"Synopsis" by , Early July, and the corn in eastern Nebraska stands ten feet tall; after a near-decade of drought, it seems too good to be true, and everyone is watching the sky for trouble. For the Grebels, whose plots of organic crops trace a modest patchwork among the vast fields of soybeans and corn, trouble arrives from a different quarter in the form of Elsas voice on her estranged sons answering machine: “Your fathers dead. Youll probably want to come home.” 

When a tractor accident fells the patriarch of this Mennonite family, the threads holding them together are suddenly drawn taut, singing with the tensions of a lifetimes worth of love and faith, betrayal and shame. Through the competing voices of those gathered for Haven Grebels funeral, acts of loyalty and failures, long-suppressed resentments and a tragic secret are brought to light, expressing a larger, complex truth.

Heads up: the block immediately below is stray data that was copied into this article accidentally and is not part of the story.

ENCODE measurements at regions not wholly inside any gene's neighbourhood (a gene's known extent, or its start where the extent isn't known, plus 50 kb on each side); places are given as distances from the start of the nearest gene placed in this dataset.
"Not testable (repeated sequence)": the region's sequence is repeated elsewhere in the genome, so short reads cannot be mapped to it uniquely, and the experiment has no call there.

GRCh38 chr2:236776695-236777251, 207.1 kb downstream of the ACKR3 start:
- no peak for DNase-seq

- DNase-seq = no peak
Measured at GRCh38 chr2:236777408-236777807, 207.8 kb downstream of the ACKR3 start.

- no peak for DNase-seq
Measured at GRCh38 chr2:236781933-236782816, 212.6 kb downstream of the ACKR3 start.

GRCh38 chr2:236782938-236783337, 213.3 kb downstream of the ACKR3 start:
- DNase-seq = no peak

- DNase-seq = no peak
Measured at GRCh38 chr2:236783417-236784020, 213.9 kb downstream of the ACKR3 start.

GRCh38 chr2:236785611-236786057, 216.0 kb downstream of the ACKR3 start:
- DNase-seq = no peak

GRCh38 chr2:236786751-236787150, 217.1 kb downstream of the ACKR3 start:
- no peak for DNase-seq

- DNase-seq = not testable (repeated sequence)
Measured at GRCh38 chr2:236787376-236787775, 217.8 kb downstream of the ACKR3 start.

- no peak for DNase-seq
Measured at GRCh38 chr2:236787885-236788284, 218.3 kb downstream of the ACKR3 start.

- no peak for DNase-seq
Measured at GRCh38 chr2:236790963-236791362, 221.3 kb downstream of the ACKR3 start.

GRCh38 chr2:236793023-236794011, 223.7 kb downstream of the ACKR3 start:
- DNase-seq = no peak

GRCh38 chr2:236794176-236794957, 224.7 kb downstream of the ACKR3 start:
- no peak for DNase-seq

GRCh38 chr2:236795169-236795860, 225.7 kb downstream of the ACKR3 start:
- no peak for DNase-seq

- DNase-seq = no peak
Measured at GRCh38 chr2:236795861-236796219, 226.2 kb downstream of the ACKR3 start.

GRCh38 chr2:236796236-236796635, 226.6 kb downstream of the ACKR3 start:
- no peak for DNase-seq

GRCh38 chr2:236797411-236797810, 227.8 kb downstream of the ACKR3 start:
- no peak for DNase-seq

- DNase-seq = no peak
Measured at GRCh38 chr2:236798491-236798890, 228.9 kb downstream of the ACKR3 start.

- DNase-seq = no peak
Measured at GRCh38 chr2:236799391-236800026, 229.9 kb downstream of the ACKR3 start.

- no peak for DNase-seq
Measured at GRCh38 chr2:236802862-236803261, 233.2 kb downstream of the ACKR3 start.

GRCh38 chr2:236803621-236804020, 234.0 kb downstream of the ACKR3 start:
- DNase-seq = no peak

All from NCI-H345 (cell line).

spacer
spacer
  • back to top

FOLLOW US ON...

     
Powell's City of Books is an independent bookstore in Portland, Oregon, that fills a whole city block with more than a million new, used, and out of print books. Shop those shelves — plus literally millions more books, DVDs, and gifts — here at Powells.com.